Photography tips by Mark Gilligan - Coast
PUBLISHED: 00:00 30 August 2014
Don’t ignore Lakeland’s lovely coastline, says professional photographer Mark Gilligan
While the Lake District has its obvious attributes for a photographer, don’t forget its coastline. It has some lovely dunes, beaches and this fabulous estuary at Eskmeals. Sunsets around here can be spectacular but I took this photograph early one afternoon - it’s a lovely place to visit.
Just to the side of Ravenglass, it is accessed by passing through the delightful little village of Waberthwaite. The narrow lanes open out to give you this fabulous vista. It is a tranquil haven.
As a keen ornithologist I try to make it one of my regular stops as it is possible to see many different waders, geese and peregrines on high and recently I watched as a red kite slowly passed overhead. It was a fantastic sight.
Those who come on my workshops know that I usually only take one lens out with me and this occasion was no different but I supplemented it with a polarising filter. The weather was glorious and knowing where I was going to walk meant I knew that filter would be all I needed.
I have stood on this little bridge many times, but this time I was struck by the cloud formations that had begun to ‘brew up’ as I looked back towards the Scafells and so I decided that the sky had to take precedence.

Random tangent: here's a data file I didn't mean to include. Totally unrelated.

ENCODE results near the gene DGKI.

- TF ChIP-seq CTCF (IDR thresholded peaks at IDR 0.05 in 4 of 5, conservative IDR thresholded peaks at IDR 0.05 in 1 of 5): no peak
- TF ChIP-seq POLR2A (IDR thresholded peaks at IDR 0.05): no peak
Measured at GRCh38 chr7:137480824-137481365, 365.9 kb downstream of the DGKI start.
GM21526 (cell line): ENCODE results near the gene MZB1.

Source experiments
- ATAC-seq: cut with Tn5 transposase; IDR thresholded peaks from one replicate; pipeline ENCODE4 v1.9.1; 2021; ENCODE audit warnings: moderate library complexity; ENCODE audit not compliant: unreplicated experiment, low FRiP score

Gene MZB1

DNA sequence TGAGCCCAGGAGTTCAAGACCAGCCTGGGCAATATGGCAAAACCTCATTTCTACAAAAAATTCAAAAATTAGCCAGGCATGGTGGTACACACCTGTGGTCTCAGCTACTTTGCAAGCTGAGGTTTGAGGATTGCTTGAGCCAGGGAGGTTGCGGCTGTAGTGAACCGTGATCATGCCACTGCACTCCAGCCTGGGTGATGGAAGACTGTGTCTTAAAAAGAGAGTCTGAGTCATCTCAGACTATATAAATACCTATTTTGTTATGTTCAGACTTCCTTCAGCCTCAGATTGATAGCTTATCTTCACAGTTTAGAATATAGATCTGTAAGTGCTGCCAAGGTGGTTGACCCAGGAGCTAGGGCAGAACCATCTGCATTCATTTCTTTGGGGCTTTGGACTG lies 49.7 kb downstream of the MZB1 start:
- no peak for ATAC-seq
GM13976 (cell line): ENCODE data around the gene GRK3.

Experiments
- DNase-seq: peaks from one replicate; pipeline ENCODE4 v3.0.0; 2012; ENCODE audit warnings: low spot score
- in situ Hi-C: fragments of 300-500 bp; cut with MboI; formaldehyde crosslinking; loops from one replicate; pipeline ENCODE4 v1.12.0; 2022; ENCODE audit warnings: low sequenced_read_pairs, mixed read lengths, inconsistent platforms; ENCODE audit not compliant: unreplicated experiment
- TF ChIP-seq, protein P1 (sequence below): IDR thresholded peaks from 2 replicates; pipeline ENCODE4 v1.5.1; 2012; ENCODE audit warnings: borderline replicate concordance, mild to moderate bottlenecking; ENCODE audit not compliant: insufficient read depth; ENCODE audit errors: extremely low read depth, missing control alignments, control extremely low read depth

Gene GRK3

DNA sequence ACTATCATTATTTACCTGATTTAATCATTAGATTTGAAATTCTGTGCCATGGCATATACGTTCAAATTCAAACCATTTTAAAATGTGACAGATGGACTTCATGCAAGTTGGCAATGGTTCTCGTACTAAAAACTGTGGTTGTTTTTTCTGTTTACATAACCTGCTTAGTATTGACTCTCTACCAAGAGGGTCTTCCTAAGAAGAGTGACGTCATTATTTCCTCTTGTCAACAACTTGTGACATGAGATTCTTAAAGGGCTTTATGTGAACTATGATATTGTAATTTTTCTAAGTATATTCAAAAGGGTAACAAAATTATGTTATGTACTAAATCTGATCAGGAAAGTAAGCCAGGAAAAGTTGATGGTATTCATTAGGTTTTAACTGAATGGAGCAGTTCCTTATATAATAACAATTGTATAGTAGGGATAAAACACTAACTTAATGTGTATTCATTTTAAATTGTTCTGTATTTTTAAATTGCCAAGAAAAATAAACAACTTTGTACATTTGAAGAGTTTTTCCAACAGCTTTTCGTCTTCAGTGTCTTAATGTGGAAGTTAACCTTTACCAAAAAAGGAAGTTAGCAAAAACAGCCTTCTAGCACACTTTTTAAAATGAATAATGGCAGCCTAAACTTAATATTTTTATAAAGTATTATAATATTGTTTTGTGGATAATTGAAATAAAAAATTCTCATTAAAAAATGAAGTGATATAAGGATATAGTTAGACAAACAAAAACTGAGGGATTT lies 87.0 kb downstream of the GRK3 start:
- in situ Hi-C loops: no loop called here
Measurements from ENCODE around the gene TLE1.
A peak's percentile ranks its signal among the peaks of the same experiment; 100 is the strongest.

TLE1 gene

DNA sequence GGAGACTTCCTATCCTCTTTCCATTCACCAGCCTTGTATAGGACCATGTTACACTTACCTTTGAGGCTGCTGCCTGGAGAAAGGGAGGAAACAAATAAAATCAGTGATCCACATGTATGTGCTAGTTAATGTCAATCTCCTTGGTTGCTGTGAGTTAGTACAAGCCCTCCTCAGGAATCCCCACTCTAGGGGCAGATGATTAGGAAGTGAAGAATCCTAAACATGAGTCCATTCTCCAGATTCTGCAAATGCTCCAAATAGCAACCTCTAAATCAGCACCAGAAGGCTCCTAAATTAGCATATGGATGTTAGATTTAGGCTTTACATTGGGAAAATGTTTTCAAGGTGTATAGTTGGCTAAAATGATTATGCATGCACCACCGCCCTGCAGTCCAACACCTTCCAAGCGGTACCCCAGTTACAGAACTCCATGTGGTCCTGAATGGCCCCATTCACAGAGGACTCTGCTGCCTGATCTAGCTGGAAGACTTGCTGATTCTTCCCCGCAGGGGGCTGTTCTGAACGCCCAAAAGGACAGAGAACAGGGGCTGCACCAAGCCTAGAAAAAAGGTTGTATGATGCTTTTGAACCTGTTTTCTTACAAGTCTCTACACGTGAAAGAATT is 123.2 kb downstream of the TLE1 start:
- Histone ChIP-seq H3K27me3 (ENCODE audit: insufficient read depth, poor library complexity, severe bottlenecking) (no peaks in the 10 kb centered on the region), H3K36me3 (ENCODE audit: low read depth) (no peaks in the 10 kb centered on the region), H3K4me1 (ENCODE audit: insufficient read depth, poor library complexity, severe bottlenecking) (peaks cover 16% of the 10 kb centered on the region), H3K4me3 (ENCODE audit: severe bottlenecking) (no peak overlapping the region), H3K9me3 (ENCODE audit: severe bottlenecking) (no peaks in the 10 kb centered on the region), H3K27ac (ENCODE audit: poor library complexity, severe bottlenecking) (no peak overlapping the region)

I could see the picture in my head and knew the wide-angle lens would really accentuate the shapes so they would dominate the image.
After a quick composition and a rotation of the filter to deepen the blue of the sky, the picture was ready to be taken. As it was a bright, sunny day with the light coming from behind me, I knew I would be able to comfortably hand-hold the image and so captured it before the fluffy shapes had disappeared.
I know the clouds are vital to the mood created in this image, but you still need to be pulled into it and the tributary provides a good way in. It is called a ‘lead in line’ as it takes you right into the Scafells and then the cloud shapes take the eye back up again.
The viewer literally looks at the whole frame. It’s a simple but effective technique. For me, the key is to stop and look for the natural shapes in the landscape and not to merely stand there and press the shutter.
Another factor to consider when taking clouds is the strength of the wind. Fortunately that day, its speed was very slow which gave me a little more time to wait for them to arrive at the correct point. You do have to act quickly when the shapes appear as more often than not, they will break up and you will lose the effect.
Usually, when I am out and about on a full shoot, I have my camera rucksack, accessories and tripod with me but there are occasions - like this one - when I will take either a smaller, mirrorless camera or literally strip the kit down and just take the ‘big one’ and one filter.
I keep it simple and it helps me to concentrate that little bit more. It improves your photography knowing that you have a very basic kit to hand.
Let’s get technical
Camera: Canon 5d mk3,
Lens: Canon EF17-40 L series
Settings: f/10@1/200th, ISO 100
You can find out more about Mark Gilligan and his photographic workshops at